Pushing for the Documents You Need May Be Costly, but Not Pushing May Cost More
No one wants a trial, especially in business divorce litigation. Trials can be messy, expensive, and have a debilitating impact on the company. For example, a valuable CFO caught between warring factions of owners is a prime candidate to start circulating her resume. But a minority shareholder should not start down the road of oppressed minority shareholder litigation unless he or she is committed to following it through to the end.
Pushing for Documents You Need
That commitment means the shareholder is fully prepared to build leverage, follow through on threatened actions, and take whatever steps are necessary to create a position of strength from which to negotiate. If you are a shareholder on the outside of the company looking in, that often means you must press the company for a complete set of documents in electronic, native format – and keep on pressing until they comply.
Many times, it takes multiple motions with the court to get documents you can actually use. For example, motion number one is about not getting any documents. Motion number two is filed because they have finally responded, but the production is woefully incomplete. Motion number three is necessary because the documents have now been produced, but in an all-paper format – no native electronic files. (How hard is it to put QuickBooks on a flash drive?!) Then when the electronic production is finally made, it is still incomplete, so a fourth motion is necessary.
And don’t even think you can depend on the court to act forcefully and sanction such conduct. That usually doesn’t happen, and litigants often get away with tactics such as these. Their goal, of course, is to cause you to give up and decide it isn’t worth the legal fees to get every document you need. But the payoff is often worth it – because sometimes the purpose of such tactics really is to hide something.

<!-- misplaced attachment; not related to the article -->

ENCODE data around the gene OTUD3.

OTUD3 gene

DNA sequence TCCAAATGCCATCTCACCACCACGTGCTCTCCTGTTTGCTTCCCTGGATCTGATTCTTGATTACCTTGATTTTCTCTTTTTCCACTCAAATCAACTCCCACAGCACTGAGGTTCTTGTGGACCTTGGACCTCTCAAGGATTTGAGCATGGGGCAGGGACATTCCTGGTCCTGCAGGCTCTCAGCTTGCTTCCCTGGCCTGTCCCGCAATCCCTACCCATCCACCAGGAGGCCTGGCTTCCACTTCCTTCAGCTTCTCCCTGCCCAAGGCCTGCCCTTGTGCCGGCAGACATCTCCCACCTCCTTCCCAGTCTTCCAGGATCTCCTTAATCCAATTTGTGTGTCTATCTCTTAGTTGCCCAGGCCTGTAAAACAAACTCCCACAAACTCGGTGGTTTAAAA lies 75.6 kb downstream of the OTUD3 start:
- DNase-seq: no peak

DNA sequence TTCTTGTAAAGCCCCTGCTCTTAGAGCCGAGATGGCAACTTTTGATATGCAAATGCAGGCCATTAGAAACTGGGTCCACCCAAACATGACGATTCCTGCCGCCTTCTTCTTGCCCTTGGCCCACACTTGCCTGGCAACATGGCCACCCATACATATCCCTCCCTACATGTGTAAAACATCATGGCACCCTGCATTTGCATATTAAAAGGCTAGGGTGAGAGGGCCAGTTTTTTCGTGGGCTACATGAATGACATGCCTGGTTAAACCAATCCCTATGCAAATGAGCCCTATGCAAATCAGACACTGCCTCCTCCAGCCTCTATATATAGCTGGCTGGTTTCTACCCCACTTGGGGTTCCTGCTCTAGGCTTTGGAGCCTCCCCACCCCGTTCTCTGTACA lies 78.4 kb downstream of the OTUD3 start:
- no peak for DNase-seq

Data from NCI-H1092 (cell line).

Litigation Strategy Example
In one recent case, after much hiding of documents and many half-hearted productions, the majority shareholder mistakenly produced two sets of QuickBooks – the second because the password did not work on the first. However, we ultimately got the password to work on the first production, and many of the documents in that first production – the damaging ones, of course – had been wiped from the second production. This had a critical impact on the case, enabling a much more favorable settlement than we otherwise would have achieved.
Of course, this does not happen in every case. But the moral is, be persistent; or if you aren’t prepared to be persistent, rethink your strategy. If you can’t put yourself in a position to negotiate from strength, you should think about a different approach. An experienced shareholder dispute attorney can help you determine if litigation or negotiation is your best route forward. And a good business divorce attorney will tell you that litigation is simply a more aggressive way to conduct your negotiation – but one that requires you to follow through.